Letter from Member of SCLC to James Harrison

Wednesday, March 22, 1967

The letter's author encloses copies of recent checks made payable to the SCLC and contact information for individual and organizational contributors.

Letter form Pedro A. Otero Fernandez & Dora E. Cartagen to MLK

Tuesday, April 6, 1965

The Rio Piedras' Lawyers Association of Puerto Rico congratulates Dr. King for his receipt of the Nobel Peace Prize. They express how they share Dr. King's same beliefs regarding the three great evils of mankind and hope to spread the movement under his leadership throughout the world.

The Negro Speaks

Several prominent African Americans describe the issues that plague the black community. Some of these issues include poverty, segregation, civil rights and race relations.

Letter from Marguerite Munson to MLK

Wednesday, September 14, 1966

Mrs.Munson writes Dr.King to ask for his assistance in finding a lawyer that is not corrupted by the government.

Freedom

Dr. King elaborates on the ideas of Paul Tillich regarding the doctrine of freedom. Mr. Tillich details the affirmation of determinism capabilities and the function of "will."

Letter from Augusta Hill to MLK

Sunday, October 10, 1965

Augusta Hill, president of the newly formed Negro American Labor Council, requests that Dr. King visit Racine, Wisconsin in an effort to help address the employment discrimination occurring there.

Confidential Memorandum

This handwritten document outlines plans for the SCLC's Direct Action program. The program will target Birmingham, Alabama, Montgomery, Alabama and Danville, Virginia.

Thank you letter from George R. Metcalf to MLK

Thursday, October 5, 1967

Mr. Metcalf, president of the National Committee Against Discrimination in Housing, thanks Dr. King for joining the Advisory Council. Mr. Metcalf expresses his belief that Dr. King's participation on the council "will greatly strengthen the National Committee in its efforts to attain equal opportunity in housing."

Letter from Miss Shirley Wright to Mrs. King

Thursday, February 3, 1966

Mrs. King writes Shirley Wright of the Student Non-Violent Coordinating Committee, thanking her for the copy of the "We Shall Overcome" record.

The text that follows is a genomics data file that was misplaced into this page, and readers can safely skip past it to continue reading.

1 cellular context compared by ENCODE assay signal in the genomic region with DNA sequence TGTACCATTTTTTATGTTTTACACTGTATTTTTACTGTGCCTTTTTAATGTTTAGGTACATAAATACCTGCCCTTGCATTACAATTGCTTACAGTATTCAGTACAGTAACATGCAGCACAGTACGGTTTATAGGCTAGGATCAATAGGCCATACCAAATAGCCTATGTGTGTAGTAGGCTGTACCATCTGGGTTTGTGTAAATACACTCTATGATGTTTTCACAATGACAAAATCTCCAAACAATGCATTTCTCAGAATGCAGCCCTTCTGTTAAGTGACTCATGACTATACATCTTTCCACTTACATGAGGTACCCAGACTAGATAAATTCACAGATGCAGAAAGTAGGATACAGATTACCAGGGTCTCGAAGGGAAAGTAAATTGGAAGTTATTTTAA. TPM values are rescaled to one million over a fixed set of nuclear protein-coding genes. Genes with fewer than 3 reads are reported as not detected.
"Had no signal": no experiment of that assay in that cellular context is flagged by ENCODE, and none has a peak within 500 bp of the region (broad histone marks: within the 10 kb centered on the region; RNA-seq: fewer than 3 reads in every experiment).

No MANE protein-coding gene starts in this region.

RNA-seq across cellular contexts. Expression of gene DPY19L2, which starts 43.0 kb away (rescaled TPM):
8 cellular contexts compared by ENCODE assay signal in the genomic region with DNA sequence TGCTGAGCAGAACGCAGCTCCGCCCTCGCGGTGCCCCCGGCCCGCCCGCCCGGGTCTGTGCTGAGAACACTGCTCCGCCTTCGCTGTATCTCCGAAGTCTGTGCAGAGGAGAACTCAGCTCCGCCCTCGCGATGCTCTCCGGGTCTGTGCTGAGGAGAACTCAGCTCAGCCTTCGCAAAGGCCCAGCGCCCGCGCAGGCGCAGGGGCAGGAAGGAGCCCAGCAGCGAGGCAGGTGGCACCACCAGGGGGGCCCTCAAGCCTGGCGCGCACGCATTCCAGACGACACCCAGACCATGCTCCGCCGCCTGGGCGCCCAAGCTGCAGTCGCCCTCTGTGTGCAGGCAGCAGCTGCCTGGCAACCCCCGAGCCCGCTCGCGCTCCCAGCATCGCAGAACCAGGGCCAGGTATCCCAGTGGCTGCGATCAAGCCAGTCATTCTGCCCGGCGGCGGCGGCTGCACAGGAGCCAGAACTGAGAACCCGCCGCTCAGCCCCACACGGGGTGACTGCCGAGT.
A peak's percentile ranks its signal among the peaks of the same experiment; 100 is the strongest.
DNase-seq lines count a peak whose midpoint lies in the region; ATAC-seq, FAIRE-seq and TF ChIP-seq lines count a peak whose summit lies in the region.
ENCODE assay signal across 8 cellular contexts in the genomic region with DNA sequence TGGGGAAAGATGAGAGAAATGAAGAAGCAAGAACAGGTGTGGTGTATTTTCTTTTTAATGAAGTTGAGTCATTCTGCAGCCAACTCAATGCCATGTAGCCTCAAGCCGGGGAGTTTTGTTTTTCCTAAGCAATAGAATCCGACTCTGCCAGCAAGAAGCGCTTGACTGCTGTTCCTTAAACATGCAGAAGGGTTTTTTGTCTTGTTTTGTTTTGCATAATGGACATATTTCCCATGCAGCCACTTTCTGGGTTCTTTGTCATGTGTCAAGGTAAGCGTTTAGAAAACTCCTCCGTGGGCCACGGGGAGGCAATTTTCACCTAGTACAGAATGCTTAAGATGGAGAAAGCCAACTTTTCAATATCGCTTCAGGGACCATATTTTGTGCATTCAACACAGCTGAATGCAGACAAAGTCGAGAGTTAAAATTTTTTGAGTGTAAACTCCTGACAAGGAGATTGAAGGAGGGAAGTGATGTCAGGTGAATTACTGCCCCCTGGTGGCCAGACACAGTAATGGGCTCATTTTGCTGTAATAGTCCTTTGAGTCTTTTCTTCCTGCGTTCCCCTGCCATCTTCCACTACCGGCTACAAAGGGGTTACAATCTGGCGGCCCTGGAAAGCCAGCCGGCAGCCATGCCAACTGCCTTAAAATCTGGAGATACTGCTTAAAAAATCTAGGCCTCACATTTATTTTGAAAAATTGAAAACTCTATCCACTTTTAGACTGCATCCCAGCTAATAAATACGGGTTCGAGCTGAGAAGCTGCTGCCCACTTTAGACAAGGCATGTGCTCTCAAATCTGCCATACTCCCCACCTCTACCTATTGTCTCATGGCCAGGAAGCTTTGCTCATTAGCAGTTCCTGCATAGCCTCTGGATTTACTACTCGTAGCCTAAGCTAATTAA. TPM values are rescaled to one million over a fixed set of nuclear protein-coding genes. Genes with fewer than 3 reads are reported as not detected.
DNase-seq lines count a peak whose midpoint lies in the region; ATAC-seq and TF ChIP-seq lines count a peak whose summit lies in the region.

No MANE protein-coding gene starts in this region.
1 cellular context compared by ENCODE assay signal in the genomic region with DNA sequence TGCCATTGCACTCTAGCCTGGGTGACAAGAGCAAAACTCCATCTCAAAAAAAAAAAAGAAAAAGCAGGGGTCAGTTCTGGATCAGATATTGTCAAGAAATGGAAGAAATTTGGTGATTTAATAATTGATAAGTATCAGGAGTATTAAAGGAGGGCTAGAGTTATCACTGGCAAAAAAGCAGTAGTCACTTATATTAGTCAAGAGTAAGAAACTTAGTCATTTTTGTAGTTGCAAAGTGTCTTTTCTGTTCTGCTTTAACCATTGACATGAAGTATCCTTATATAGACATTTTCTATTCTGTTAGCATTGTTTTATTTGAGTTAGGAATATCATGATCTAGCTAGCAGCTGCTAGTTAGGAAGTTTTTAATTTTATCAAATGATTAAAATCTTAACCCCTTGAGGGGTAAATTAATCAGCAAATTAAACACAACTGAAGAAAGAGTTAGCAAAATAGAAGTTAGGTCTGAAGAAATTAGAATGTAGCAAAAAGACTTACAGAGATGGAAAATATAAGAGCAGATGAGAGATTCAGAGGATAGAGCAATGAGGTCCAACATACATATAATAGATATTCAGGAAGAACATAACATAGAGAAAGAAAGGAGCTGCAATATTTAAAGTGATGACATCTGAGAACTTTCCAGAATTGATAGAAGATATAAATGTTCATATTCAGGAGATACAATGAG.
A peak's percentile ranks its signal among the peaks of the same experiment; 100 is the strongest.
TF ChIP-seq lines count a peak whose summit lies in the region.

Letter from Jan Jansen to MLK

Thursday, February 20, 1964

Jan Helgo Jansen sends a letter on the behalf of the student organizations in Norway, Denmark and Sweden, inviting Dr. King to speak in Scandinavia.

Letter from Student Suzi Breece to MLK

Cuba, Missouri High School freshman Suzi Breece asks Dr. King to send a letter about why civil rights are important to everyone. She hopes to use his statement as part of a class project.

MLK Speaks on Vietnam War

This 32-page booklet was published by Clergy and Laymen Concerned About Vietnam shortly after Dr. King’s April 4, 1967 Riverside Church address on the Vietnam War. It features a foreword by Dr. Reinhold Niebuhr, Dr. King’s speech, and remarks by Henry Steele Commager, Dr. John C. Bennett, and Rabbi Abraham Heschel. In addition, it includes a New York Times interview with Dr. King, King’s response to NAACP criticism on his opposition to the war, and letters to the editor of the New York Times.

Letter from Albert E. Manley to MLK

Tuesday, September 3, 1963

Spelman College President Albert E. Manley congratulates Dr. King for the "highly effective" March on Washington. Manley commends Dr. King for his "I Have A Dream" speech. He found the speech inspirational and considers it to be "one of the greatest speeches of this century." As a result of their continued support to the struggle, the Manleys enclose a financial contribution to assist the work of the SCLC.

Letter from Nils K. Stahle to Joan Daves

Wednesday, December 2, 1964

The Director of the Nobel Foundation, Niles K. Stahle, explains the copyright of Dr. King's Nobel Lecture. Stahle states that the Lecture belongs to the Nobel Foundation and that measures will be taken to preserve its integrity.